There is no dirtier slur in Texas Republican politics than describing something as like “California,” and the term has now entered the property tax debate in the Texas Legislature.
That there will be some property tax reform this session is a given. With a $30 billion tax surplus, everyone from the governor down is planning on rewarding the wealthiest Texans with property tax relief, but there are currently two schools of thought. In the Senate plan, the homestead exemption would be increased to $70,000, $100,000 for seniors and disabled people. It would cost $16.5 billion.
The House bill is similar, but contains a controversial element that would cap how much taxable value a main residence can rise each year. The bill would also expand the cuts to business owners and apartment complexes. Lowering the cap from 10 percent to 5 percent would benefit long-term property owners, but could saddle new homeowners with comparatively massive property tax bills.
A new poll done by the Texas Association of Property Tax Professionals found that Texans vastly prefer the Senate version by 70 percentage points. However, House Republicans noted that the trade organization is in the same industry that the Senate plan’s chief architect, Paul Bettencourt (R-Republican) makes his living in, and that the executive vice president of Bettencourt’s property tax company sits on the board of the trade group.
Also, the poll was worded to call the House modeled after a system used in California.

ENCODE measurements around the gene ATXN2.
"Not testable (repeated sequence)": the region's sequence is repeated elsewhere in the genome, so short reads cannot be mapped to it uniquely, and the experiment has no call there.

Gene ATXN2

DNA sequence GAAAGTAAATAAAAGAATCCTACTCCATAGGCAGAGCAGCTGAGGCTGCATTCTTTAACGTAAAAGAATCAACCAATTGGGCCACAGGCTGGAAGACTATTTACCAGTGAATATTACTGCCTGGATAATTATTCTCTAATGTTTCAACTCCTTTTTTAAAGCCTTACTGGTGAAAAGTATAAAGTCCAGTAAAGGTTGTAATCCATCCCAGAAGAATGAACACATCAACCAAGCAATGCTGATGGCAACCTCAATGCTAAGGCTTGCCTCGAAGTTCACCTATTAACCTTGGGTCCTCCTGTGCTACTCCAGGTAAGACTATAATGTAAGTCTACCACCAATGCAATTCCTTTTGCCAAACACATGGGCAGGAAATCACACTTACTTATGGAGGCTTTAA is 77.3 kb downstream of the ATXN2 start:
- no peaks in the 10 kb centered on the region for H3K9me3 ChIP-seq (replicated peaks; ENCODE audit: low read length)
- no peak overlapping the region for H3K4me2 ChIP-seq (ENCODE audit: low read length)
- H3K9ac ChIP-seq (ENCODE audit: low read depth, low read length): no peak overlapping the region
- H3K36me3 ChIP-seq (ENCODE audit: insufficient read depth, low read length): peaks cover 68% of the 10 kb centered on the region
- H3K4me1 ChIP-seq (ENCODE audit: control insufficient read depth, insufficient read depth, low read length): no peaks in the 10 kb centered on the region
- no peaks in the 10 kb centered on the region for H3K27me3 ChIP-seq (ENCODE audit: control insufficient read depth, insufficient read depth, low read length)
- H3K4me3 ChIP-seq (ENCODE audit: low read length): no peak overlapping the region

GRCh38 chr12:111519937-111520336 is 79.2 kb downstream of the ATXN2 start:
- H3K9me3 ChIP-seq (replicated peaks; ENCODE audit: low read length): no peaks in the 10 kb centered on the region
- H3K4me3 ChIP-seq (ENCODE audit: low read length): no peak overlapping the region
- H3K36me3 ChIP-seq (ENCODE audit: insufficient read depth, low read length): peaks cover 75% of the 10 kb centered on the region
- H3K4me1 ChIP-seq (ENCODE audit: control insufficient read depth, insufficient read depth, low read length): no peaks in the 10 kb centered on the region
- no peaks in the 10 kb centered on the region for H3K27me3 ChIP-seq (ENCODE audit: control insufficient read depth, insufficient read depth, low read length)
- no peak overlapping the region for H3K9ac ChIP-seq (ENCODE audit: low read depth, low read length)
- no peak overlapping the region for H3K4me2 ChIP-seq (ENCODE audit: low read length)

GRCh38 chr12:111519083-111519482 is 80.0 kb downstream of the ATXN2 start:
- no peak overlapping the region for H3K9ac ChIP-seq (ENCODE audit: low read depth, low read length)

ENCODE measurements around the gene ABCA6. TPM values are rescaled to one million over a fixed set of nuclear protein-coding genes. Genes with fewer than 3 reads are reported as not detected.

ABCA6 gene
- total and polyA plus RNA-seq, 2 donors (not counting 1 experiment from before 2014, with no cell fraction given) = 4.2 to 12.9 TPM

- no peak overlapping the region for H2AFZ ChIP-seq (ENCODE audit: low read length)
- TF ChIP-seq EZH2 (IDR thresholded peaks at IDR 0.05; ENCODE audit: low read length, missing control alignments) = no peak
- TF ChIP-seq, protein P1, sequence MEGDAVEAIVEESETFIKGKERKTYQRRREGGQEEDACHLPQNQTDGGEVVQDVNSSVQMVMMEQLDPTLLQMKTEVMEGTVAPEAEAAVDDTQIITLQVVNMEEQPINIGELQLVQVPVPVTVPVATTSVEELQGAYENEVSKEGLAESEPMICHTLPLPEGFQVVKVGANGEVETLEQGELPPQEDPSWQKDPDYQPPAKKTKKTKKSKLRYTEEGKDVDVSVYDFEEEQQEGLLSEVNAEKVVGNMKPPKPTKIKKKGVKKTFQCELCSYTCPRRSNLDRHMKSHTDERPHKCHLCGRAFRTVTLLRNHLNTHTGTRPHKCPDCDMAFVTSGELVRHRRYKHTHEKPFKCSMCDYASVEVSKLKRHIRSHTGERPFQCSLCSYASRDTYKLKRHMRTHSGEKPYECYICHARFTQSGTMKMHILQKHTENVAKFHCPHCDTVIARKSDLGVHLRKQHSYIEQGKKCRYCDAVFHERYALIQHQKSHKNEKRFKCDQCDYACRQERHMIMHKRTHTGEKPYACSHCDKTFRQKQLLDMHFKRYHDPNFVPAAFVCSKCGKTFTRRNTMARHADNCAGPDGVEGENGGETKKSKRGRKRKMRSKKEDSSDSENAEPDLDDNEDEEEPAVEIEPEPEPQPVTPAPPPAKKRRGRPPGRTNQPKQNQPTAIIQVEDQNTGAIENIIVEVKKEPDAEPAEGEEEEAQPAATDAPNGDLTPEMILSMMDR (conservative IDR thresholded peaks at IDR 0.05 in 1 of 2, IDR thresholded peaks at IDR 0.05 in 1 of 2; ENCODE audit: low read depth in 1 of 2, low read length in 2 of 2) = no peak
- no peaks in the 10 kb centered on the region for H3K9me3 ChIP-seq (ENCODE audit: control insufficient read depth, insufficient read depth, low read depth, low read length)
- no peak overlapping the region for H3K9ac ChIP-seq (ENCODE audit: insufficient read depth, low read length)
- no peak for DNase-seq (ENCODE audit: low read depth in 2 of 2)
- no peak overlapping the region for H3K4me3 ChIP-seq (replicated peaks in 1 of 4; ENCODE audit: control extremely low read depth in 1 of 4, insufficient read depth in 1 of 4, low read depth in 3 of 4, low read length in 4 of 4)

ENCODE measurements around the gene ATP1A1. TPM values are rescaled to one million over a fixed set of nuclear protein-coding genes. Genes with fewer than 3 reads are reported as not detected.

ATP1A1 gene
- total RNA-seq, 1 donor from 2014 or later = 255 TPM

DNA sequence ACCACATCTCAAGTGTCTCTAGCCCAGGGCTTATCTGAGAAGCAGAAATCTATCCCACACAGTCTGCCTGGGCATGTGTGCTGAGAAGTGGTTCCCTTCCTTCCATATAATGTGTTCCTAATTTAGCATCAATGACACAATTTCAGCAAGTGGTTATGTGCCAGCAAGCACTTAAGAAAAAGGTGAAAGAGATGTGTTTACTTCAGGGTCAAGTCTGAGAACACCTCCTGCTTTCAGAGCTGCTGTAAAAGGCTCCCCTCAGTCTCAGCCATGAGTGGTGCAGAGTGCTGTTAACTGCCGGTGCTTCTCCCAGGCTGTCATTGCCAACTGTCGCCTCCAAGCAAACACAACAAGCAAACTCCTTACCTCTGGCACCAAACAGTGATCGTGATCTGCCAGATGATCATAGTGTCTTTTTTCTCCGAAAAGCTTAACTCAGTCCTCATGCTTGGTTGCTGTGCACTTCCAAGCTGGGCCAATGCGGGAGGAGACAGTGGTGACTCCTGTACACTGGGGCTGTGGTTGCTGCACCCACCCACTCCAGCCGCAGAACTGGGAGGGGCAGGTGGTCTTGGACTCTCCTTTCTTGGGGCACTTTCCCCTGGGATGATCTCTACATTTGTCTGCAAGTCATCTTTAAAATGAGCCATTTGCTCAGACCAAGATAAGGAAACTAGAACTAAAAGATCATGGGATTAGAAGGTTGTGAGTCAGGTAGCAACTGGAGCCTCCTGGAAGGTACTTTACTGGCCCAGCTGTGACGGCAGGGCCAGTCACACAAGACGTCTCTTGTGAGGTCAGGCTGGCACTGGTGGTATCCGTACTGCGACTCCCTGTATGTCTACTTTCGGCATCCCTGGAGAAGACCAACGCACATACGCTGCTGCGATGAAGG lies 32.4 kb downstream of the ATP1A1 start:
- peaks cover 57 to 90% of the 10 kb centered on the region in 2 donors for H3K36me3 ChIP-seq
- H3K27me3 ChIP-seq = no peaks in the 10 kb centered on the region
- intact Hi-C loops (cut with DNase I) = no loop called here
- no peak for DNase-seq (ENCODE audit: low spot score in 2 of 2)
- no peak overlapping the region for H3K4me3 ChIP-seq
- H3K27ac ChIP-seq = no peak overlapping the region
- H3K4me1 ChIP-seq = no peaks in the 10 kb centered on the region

It is true enough that that the House plan is similar to California’s Prop. 13 instituted in the 1970s. Experts have weighed in since if Texas were to adopt a similar plan it could be devastating to new home buyers and overwhelmingly benefit the wealthy. That didn’t stop House Republicans from calling foul on the use of the Golden State’s name as loading the dice on the poll.
“A trade association…whose members make $$$ off of taxpayers trying to lower their appraised values is texting into member’s districts trying to stop a bill (HJR1) that would keep property valuations from increasing rapidly! Their hypocrisy knows no bounds!!” tweeted Dustin Burrows (R-Lubbock).
House Judiciary Committee Chairman Jeff Leach (R-Allen) replied simply “Truth.”
Despite the accusations, Bettencourt stands by the poll, saying it was right while speaking to the Quorum Report.
Missing from the discussion is talk of reducing sales tax, which is largely responsible for the massive surplus in the first place. Instead, talk of tax relief has centered almost entirely on homeowners rather than renters. The Senate plan for tax relief may be better for middle class Texans, but it would still only benefit the 67.5 percent of residents who own a home. The House bill also excludes LGBT couples with kids from reaping the benefits. The only good news for sales tax relief is that the House has made exempting menstrual products and some baby supplies from sales tax a priority.
A vote on the House version is expected today.